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Bipartisan Financial Services Bills Earn Overwhelming House Approval

Washington, December 2, 2014 - The House today voted to approve several strongly bipartisan bills designed to help consumers manage their bank accounts, help investors make better informed decisions and lessen regulatory burdens on small companies seeking investments.

The bills, many of which had previously attracted solid bipartisan support in the House Financial Services Committee, are common sense steps to promote job creation, said Chairman Jeb Hensarling (R-TX).

“Incomprehensible Washington regulations complicate the lives of consumers, make investors less willing to invest, and deny small businesses access to investments that create jobs.  The House is once again taking bipartisan action to eliminate costly, outdated and unnecessary red tape and now the Senate needs to do the same.  The Senate has become a graveyard for good ideas that are overwhelmingly supported by Republicans and Democrats and that can help create good jobs.  It’s well past time for the Senate’s obstruction to end,” said Chairman Hensarling.

The House approved the following bipartisan bills today:

H.R. 3240, the Regulation D Study Act sponsored by Rep. Robert Pittenger (R-NC), is designed to help consumers manage their personal finances.  Regulation D is an early 1980s-era policy that limits consumers to six remote transfers between their checking and savings accounts per month.  The bill directs the Government Accountability Office to make recommendations to Congress about updating banking regulations to reflect modern technology such as online banking and ATMs.  The bill was approved 422-0.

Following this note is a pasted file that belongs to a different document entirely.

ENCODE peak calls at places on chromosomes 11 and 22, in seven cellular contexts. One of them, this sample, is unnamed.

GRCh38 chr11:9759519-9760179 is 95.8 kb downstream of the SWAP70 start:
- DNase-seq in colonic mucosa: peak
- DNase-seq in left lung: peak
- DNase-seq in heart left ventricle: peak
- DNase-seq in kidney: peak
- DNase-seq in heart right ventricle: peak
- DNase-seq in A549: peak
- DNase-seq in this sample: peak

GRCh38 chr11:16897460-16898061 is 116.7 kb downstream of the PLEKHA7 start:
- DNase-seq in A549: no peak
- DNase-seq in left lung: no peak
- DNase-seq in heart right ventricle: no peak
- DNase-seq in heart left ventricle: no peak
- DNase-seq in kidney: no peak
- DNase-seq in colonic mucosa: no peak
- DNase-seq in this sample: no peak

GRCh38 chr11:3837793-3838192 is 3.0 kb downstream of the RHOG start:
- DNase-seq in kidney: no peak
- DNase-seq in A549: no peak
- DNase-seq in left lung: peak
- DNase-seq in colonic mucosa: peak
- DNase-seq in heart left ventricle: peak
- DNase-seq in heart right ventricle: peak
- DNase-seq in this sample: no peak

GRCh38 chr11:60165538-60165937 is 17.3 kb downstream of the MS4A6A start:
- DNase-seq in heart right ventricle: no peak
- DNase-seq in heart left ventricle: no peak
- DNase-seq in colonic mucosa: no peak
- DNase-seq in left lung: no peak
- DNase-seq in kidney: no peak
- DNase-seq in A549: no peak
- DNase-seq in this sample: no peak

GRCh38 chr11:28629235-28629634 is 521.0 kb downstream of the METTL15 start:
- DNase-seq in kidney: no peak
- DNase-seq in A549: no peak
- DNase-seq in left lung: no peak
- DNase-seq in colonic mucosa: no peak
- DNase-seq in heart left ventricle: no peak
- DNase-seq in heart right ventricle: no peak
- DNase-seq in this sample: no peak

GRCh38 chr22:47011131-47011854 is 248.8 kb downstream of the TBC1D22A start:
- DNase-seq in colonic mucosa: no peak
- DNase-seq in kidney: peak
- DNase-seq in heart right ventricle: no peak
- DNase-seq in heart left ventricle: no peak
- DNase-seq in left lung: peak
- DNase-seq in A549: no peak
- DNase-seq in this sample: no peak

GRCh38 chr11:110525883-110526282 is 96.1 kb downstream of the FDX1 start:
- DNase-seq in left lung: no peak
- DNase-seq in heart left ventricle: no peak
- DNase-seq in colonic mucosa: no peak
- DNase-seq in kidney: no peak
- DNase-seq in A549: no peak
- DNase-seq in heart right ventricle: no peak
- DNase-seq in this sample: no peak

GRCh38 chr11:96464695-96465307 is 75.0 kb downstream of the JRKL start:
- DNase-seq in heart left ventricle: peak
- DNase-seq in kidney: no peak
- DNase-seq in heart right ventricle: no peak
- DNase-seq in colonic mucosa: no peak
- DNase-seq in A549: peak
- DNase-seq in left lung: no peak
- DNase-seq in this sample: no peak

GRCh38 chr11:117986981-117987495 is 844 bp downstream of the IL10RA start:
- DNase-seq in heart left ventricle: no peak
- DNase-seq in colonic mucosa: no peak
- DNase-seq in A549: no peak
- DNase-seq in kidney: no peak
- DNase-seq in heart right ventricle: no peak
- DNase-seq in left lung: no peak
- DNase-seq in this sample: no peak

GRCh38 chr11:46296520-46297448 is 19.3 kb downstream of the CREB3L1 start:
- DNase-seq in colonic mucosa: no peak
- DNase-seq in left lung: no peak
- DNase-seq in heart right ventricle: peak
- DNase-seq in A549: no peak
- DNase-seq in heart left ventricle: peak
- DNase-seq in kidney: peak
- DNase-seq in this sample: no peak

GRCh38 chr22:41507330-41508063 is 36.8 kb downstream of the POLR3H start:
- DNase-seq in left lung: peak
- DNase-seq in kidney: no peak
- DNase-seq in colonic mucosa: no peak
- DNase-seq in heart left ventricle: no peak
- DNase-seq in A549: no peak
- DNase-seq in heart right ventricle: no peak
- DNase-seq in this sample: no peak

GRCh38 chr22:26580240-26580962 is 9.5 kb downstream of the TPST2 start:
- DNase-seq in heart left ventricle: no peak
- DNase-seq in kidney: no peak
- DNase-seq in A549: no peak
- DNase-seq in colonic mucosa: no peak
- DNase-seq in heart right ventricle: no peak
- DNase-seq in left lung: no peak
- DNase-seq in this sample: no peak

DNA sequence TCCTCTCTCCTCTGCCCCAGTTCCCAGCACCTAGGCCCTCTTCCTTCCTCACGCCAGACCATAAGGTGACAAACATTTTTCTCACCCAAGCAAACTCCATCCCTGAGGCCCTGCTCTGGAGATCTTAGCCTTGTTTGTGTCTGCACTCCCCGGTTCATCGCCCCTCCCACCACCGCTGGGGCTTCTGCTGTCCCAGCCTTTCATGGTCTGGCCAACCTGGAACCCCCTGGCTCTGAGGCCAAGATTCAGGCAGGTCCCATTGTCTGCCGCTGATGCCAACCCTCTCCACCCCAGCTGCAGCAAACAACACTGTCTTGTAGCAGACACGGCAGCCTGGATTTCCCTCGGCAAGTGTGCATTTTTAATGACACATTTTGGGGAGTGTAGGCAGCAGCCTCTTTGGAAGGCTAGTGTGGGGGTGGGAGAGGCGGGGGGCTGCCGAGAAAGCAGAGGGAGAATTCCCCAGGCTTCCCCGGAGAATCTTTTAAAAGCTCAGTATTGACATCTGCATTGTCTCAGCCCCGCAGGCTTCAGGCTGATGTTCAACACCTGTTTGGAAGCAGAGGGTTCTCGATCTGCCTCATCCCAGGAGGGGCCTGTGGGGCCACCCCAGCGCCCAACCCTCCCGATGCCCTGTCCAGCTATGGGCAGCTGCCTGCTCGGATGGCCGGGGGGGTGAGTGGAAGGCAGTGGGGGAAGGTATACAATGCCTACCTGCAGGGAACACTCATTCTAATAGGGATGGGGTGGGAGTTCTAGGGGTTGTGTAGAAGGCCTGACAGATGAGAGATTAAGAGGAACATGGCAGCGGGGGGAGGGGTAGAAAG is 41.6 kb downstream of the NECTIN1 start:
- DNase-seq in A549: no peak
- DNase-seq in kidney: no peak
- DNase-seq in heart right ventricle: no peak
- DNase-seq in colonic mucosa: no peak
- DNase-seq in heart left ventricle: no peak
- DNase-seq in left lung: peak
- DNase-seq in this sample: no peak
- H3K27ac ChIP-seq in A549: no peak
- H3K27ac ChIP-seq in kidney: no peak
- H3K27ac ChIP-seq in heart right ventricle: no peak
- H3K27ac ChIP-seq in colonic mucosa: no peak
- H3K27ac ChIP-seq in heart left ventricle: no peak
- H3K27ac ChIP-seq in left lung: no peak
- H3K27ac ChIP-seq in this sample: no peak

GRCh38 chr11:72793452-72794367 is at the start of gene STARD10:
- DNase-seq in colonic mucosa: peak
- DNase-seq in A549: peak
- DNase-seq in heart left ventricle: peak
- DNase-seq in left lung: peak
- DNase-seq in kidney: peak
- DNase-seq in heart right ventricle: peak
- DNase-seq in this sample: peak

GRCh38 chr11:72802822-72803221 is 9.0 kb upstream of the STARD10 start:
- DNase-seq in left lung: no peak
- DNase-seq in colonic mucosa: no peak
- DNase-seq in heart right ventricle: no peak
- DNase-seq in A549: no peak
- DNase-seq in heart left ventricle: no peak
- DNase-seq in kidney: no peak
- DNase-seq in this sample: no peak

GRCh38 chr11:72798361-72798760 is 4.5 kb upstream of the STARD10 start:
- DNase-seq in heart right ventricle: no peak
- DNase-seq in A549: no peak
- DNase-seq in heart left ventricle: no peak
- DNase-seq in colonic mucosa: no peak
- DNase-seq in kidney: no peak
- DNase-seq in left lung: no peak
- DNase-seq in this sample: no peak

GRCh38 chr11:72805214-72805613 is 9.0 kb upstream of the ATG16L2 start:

H.R. 4569, the Disclosure Modernization and Simplification Act, sponsored by Rep. Scott Garrett (R-NJ).  This bipartisan bill will help investors navigate lengthy and confusing company disclosures by allowing public companies to submit a summary page of all material information included in annual Securities and Exchange Commission (SEC) filings.  The bill directs the SEC to also simplify financial reporting requirements for small and emerging growth companies.  Doing so would reduce unnecessary impediments for small businesses seeking investment capital and also lessen the “disclosure overload” that overwhelms investors and makes it more difficult for them to locate relevant information about public companies.  The House passed the bill by voice vote.

H.R. 4200, the Small Business Investment Companies Advisers Relief Act, sponsored by Rep. Blaine Luetkemeyer (R-MO).  H.R. 4200 amends the Investment Advisers Act of 1940 to reduce unnecessary regulatory costs and eliminate duplicative regulation of advisers to Small Business Investment Companies, which are professionally-managed investment funds that finance small businesses.  Freeing up money that currently goes toward fees and duplicative regulatory compliance will allow more funds to flow directly to job-creating small businesses.  The bill passed the House by voice vote.

H.R. 5471 sponsored by Rep. Gwen Moore (D-WI) clarifies the Dodd-Frank Act’s treatment of affiliates of non-financial firms that use a central treasury unit (CTU) as a risk-reducing, best practice to centralize and net the hedging needs of affiliates.   Without a clear legislative exemption, non-financial companies may either have to eliminate the CTU function, be subjected to increased regulatory costs, or retain more risk on their balance sheets and pass along that risk to customers in the form of higher prices.  H.R. 5471 would enable non-financial companies with affiliates to continue employing best practices to manage internal and external trading in order to mitigate risk within a commercial entity.  The bill was approved by voice vote.

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